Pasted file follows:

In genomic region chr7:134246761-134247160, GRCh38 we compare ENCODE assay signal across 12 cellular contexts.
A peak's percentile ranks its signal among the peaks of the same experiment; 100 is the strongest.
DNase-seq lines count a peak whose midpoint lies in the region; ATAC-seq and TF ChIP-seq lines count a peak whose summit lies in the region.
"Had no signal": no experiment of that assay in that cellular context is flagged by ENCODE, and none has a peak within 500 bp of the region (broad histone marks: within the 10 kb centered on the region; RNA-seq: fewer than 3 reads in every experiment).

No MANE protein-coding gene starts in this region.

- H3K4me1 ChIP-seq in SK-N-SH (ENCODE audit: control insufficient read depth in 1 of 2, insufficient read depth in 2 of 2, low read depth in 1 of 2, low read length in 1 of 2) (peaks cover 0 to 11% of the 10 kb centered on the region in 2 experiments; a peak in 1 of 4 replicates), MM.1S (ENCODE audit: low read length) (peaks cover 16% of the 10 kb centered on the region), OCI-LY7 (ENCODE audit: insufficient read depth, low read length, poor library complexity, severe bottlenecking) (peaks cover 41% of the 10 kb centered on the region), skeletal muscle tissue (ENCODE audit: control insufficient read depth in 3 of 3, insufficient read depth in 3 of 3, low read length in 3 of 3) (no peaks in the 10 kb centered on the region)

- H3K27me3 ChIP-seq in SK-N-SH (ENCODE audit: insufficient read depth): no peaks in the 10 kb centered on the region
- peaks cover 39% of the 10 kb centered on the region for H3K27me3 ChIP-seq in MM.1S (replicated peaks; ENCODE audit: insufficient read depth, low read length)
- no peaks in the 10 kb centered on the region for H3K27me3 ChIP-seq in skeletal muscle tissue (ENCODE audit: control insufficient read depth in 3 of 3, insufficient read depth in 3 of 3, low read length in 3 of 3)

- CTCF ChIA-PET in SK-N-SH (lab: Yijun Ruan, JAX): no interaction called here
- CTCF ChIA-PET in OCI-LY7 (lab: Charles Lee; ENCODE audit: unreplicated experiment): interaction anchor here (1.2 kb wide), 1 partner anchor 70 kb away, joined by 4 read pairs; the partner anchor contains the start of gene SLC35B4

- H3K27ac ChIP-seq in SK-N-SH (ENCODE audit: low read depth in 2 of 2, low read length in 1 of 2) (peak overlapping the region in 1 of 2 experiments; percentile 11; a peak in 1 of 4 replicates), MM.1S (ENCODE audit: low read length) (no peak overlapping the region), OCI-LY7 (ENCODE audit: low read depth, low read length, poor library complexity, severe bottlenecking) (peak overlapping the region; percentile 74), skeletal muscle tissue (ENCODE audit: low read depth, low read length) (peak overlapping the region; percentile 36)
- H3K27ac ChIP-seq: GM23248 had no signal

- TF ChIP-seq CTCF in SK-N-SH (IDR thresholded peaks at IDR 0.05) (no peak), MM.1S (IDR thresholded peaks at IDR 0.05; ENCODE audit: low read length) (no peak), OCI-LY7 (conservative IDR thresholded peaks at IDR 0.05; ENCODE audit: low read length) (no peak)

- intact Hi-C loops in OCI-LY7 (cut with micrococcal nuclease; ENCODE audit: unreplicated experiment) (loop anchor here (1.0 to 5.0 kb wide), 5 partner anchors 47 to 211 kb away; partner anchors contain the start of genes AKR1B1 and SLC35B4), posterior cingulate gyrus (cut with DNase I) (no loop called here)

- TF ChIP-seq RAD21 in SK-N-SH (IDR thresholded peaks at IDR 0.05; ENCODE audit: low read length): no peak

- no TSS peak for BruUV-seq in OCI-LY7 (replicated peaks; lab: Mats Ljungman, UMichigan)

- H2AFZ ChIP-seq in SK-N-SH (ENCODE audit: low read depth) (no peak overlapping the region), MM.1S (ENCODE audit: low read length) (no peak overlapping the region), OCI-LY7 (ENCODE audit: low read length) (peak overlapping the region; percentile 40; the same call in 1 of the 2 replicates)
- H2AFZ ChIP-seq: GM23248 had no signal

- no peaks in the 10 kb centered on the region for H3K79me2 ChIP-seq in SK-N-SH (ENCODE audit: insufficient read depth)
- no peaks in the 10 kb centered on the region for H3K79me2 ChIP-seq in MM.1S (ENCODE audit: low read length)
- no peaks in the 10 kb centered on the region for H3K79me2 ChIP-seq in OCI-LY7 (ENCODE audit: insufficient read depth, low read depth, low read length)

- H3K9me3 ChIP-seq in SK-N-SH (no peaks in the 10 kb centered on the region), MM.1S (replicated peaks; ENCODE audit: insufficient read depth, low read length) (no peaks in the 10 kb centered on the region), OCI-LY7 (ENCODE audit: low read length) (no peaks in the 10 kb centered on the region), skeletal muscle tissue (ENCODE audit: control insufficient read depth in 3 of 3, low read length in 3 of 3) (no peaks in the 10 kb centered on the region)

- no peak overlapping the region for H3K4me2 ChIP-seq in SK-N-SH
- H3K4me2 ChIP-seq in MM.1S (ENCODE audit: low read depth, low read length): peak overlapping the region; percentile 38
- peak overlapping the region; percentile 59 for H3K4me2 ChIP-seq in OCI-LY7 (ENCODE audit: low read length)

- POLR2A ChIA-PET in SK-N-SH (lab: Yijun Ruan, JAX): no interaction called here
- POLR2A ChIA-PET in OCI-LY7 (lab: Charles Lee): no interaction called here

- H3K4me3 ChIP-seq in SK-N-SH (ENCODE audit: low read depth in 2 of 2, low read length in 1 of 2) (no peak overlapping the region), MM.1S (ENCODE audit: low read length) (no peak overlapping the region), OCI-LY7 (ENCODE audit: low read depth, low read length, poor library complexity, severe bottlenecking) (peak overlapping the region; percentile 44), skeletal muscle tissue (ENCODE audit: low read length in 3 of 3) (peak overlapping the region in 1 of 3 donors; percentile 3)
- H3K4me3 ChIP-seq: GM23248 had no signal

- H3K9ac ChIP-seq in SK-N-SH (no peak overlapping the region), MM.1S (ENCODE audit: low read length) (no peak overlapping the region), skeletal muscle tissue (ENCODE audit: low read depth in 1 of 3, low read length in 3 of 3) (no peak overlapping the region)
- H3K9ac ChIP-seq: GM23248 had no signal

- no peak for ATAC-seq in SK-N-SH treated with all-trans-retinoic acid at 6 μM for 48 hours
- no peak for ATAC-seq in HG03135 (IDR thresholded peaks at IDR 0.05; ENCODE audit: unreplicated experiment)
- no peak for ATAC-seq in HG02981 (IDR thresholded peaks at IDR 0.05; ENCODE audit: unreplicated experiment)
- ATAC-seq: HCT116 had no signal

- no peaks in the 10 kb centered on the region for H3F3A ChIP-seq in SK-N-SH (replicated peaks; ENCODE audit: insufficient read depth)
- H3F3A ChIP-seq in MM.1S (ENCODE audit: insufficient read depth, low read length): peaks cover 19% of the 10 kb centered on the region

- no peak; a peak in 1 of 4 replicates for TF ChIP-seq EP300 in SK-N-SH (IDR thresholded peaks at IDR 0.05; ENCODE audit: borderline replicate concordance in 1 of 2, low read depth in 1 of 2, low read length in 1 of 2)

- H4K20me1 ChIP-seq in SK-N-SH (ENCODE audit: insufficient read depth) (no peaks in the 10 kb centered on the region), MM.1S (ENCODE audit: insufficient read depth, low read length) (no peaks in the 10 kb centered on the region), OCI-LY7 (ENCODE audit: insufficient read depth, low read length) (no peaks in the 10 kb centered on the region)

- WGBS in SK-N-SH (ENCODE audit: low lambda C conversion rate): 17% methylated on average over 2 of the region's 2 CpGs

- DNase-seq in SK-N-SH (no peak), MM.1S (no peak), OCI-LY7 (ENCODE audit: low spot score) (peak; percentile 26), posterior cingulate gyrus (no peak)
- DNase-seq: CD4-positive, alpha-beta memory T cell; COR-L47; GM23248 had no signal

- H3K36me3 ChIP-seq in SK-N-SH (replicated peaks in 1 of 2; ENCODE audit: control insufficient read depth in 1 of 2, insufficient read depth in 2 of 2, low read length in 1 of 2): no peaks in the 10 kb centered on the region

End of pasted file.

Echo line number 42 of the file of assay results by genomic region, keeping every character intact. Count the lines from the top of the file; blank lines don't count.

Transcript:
- DNase-seq in SK-N-SH (no peak), MM.1S (no peak), OCI-LY7 (ENCODE audit: low spot score) (peak; percentile 26), posterior cingulate gyrus (no peak)